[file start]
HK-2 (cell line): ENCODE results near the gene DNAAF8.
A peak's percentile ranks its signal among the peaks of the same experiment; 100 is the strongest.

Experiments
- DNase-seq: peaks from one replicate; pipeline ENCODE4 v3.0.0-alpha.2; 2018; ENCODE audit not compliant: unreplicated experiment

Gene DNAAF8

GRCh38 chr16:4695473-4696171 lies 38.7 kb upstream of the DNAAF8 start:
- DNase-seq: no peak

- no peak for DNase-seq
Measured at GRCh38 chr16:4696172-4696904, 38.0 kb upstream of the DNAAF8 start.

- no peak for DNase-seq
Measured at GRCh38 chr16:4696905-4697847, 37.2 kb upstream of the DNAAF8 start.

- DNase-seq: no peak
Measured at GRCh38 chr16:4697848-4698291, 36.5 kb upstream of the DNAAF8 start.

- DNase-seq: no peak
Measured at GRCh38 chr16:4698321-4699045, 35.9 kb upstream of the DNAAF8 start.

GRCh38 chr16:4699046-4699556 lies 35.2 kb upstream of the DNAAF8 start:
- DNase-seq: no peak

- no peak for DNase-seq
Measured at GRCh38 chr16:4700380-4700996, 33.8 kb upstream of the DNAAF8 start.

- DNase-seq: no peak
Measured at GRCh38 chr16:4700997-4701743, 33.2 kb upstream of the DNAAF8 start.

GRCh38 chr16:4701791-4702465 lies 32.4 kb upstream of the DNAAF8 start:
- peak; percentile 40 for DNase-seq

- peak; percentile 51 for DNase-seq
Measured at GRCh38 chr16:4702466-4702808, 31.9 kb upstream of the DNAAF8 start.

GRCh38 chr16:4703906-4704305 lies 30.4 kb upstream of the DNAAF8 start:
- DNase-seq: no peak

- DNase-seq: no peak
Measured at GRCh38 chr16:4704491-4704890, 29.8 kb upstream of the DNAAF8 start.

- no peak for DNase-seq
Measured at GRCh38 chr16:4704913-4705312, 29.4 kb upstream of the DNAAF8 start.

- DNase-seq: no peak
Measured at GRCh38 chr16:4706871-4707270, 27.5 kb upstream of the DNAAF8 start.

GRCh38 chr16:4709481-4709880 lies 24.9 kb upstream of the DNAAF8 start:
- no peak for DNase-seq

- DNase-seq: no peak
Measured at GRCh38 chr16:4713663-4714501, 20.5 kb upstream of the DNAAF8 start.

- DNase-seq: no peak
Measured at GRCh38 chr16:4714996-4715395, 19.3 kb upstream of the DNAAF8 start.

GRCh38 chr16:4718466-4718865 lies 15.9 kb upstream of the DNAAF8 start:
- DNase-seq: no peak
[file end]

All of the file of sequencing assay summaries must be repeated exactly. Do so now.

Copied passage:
HK-2 (cell line): ENCODE results near the gene DNAAF8.
A peak's percentile ranks its signal among the peaks of the same experiment; 100 is the strongest.

Experiments
- DNase-seq: peaks from one replicate; pipeline ENCODE4 v3.0.0-alpha.2; 2018; ENCODE audit not compliant: unreplicated experiment

Gene DNAAF8

GRCh38 chr16:4695473-4696171 lies 38.7 kb upstream of the DNAAF8 start:
- DNase-seq: no peak

- no peak for DNase-seq
Measured at GRCh38 chr16:4696172-4696904, 38.0 kb upstream of the DNAAF8 start.

- no peak for DNase-seq
Measured at GRCh38 chr16:4696905-4697847, 37.2 kb upstream of the DNAAF8 start.

- DNase-seq: no peak
Measured at GRCh38 chr16:4697848-4698291, 36.5 kb upstream of the DNAAF8 start.

- DNase-seq: no peak
Measured at GRCh38 chr16:4698321-4699045, 35.9 kb upstream of the DNAAF8 start.

GRCh38 chr16:4699046-4699556 lies 35.2 kb upstream of the DNAAF8 start:
- DNase-seq: no peak

- no peak for DNase-seq
Measured at GRCh38 chr16:4700380-4700996, 33.8 kb upstream of the DNAAF8 start.

- DNase-seq: no peak
Measured at GRCh38 chr16:4700997-4701743, 33.2 kb upstream of the DNAAF8 start.

GRCh38 chr16:4701791-4702465 lies 32.4 kb upstream of the DNAAF8 start:
- peak; percentile 40 for DNase-seq

- peak; percentile 51 for DNase-seq
Measured at GRCh38 chr16:4702466-4702808, 31.9 kb upstream of the DNAAF8 start.

GRCh38 chr16:4703906-4704305 lies 30.4 kb upstream of the DNAAF8 start:
- DNase-seq: no peak

- DNase-seq: no peak
Measured at GRCh38 chr16:4704491-4704890, 29.8 kb upstream of the DNAAF8 start.

- no peak for DNase-seq
Measured at GRCh38 chr16:4704913-4705312, 29.4 kb upstream of the DNAAF8 start.

- DNase-seq: no peak
Measured at GRCh38 chr16:4706871-4707270, 27.5 kb upstream of the DNAAF8 start.

GRCh38 chr16:4709481-4709880 lies 24.9 kb upstream of the DNAAF8 start:
- no peak for DNase-seq

- DNase-seq: no peak
Measured at GRCh38 chr16:4713663-4714501, 20.5 kb upstream of the DNAAF8 start.

- DNase-seq: no peak
Measured at GRCh38 chr16:4714996-4715395, 19.3 kb upstream of the DNAAF8 start.

GRCh38 chr16:4718466-4718865 lies 15.9 kb upstream of the DNAAF8 start:
- DNase-seq: no peak